On March 24, the State Committee for National Security (GKNB) announced that it had detained two individuals on suspicion of plotting to overthrow the government. No full names were provided, but the initials of the suspects, B.A. and K.K., have been reported as being those of Bektur Asanov and Kubanychbek Kadyrov, both figures associated with the emergent southern-based opposition.
Moves against the pair followed the leak of recorded phone conversations — allegedly among Asanov, Kadyrov, another prominent and veteran opposition figure and seasoned rabble-rouser, Azimbek Beknazarov, and a former top government official, Duulatbek Turdunaliev — about purported plans to sow instability and seize power.
Kadyrov, for one, has called the recording a crude edit and complained that his constitutional rights were violated when his phone conversations were recorded.
Whether the recording is indeed fake or not, Kadyrov may be onto something.
The GKNB has claimed that the recordings were obtained through a court order related to a criminal investigation. The security services have not been forthcoming about the nature of that investigation, however, and the sudden timely appearance of the recording online suggests this intercept was part of an orchestrated effort to discredit the opposition.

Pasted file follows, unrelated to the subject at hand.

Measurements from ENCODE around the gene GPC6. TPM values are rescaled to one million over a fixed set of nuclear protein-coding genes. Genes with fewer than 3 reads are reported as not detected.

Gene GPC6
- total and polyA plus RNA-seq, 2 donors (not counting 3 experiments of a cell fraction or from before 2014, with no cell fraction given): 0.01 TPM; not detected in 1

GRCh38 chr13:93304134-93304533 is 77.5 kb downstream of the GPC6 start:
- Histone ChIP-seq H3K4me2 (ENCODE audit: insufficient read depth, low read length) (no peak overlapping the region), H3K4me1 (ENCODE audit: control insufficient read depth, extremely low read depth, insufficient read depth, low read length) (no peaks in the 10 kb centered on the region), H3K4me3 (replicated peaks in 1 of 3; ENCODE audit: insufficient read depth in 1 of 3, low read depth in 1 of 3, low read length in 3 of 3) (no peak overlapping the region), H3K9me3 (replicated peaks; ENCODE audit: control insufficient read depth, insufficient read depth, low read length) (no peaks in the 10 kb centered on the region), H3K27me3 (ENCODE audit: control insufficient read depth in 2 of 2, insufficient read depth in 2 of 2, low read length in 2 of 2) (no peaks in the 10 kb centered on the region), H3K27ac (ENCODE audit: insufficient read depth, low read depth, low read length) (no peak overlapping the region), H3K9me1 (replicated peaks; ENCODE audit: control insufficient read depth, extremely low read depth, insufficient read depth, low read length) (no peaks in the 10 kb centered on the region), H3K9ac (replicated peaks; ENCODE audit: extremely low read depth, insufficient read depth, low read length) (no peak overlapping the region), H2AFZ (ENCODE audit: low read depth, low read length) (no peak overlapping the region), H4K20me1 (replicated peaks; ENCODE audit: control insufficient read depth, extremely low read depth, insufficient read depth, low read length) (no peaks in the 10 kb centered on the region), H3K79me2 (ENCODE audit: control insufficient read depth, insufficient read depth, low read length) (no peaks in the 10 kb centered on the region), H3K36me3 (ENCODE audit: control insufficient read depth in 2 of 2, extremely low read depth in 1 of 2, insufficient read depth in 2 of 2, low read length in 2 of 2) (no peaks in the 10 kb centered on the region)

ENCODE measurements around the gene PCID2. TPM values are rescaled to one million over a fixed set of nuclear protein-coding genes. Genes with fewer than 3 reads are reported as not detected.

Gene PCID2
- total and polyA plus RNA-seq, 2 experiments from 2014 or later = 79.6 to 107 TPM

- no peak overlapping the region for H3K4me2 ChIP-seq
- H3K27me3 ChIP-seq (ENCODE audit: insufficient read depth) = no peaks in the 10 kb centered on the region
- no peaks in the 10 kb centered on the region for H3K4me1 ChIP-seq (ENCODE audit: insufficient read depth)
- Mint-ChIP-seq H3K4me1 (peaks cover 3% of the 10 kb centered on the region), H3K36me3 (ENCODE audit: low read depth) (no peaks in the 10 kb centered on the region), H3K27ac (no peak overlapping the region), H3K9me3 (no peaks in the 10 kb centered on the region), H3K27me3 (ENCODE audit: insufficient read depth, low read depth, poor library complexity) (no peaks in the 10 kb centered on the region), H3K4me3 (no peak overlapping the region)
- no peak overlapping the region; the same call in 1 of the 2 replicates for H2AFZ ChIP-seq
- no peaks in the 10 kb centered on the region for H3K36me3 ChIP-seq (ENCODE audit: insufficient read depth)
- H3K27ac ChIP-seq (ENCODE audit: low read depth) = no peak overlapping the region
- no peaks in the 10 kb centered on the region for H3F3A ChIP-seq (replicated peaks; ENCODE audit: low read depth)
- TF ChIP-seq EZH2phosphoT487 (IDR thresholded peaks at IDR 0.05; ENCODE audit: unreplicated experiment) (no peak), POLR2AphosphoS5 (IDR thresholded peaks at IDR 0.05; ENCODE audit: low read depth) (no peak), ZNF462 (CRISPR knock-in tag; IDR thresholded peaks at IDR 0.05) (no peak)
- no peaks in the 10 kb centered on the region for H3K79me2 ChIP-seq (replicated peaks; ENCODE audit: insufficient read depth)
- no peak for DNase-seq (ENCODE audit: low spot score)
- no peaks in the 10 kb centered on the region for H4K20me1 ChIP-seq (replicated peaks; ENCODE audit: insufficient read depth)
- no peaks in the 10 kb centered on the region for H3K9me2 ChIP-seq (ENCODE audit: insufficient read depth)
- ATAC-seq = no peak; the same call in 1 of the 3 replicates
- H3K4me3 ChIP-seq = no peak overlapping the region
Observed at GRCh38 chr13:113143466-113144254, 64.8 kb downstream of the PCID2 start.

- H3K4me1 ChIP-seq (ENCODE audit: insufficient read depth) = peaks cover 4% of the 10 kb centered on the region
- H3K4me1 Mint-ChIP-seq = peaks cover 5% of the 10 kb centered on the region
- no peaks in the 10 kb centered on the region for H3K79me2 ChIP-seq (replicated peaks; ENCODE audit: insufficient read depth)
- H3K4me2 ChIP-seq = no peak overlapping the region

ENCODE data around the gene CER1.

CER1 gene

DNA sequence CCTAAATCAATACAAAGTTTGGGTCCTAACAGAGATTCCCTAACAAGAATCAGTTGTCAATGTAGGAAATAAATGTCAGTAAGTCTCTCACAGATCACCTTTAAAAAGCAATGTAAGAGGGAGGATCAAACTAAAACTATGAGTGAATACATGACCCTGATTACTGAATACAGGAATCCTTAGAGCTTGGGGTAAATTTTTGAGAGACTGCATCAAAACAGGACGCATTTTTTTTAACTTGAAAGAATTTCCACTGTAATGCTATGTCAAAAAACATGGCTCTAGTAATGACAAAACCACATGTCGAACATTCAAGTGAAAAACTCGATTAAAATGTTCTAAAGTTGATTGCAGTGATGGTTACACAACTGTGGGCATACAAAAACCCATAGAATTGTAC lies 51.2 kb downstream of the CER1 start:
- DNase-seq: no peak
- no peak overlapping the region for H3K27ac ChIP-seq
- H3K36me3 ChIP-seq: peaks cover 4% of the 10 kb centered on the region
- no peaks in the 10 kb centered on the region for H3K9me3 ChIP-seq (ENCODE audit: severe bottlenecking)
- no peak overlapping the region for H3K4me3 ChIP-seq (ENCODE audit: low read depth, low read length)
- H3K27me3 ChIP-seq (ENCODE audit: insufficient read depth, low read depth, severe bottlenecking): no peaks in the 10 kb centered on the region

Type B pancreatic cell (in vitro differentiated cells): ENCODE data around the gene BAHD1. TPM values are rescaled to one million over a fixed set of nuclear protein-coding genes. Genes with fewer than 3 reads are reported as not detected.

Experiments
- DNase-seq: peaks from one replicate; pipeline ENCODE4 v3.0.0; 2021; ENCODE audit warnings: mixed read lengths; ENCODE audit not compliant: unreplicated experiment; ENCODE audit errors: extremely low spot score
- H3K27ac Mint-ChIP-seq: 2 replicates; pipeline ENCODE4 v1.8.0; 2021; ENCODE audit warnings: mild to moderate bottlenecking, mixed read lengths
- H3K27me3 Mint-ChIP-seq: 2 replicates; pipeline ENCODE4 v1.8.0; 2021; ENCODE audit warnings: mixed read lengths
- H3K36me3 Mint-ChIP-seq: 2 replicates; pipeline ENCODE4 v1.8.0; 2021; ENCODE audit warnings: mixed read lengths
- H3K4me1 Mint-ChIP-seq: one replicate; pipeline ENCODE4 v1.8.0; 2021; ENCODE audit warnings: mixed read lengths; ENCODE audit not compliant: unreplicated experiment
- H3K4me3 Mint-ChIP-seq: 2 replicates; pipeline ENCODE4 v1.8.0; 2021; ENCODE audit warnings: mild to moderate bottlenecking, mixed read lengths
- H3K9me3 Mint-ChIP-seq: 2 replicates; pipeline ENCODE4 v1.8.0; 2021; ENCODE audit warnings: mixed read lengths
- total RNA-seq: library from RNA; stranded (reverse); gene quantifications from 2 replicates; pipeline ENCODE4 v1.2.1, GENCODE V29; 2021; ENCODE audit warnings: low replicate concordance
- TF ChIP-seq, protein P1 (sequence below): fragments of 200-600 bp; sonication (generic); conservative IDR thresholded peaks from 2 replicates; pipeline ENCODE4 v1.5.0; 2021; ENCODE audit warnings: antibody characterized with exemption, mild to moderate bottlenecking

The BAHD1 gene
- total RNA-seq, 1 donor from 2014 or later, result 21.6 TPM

Separatist Abkhazia wants to have a boat link to no less separatist Crimea to ship tourists and trade across the Black Sea.
A Crimea-based ferry company, which suspended commutes to Turkey out of supposed patriotic considerations in the wake of the hostility between Turkey and Russia, now plans to send its ferry shuttling to and from Abkhazia. De-facto officials on the peninsula, which Russia wrested away from Ukraine in 2014, hope that this water link with Abkhazia, another Moscow protégé, can help mitigate the economic impact of the diplomatic chill and severed trade ties between Russia and Turkey.
“[The Crimean capital of] Sevastopol is mainly interested in bringing food products – vegetables and fruits -- from Abkhazia to replace imports from Turkey,” said Kiril Moskalenko, spokesperson for the Sevastopol Governor’s Office, the Russian-government-financed Sputnik news service reported. He said he is not quite sure what products Crimea can offer Abkhazia in return. Some, especially Abkhazia’s de-facto government, hope that one such commodity could be tourists.
Russia-endowed Abkhazia reportedly is now a shell of its former Soviet Riviera self. Russian tourists often complain about the lack of infrastructure and basic services, but many are still drawn by the palm trees and mountain vistas, and Abkhazia’s former reputation as the most desirable seaside resort in the USSR.
For Crimeans, as for many Russians, Abkhazia likely appears as an affordably exotic vacation destination. The peninsula’s tour companies say that the West’s sanctions and refusal to call Crimea part of Russia made it harder for Crimean residents to travel abroad.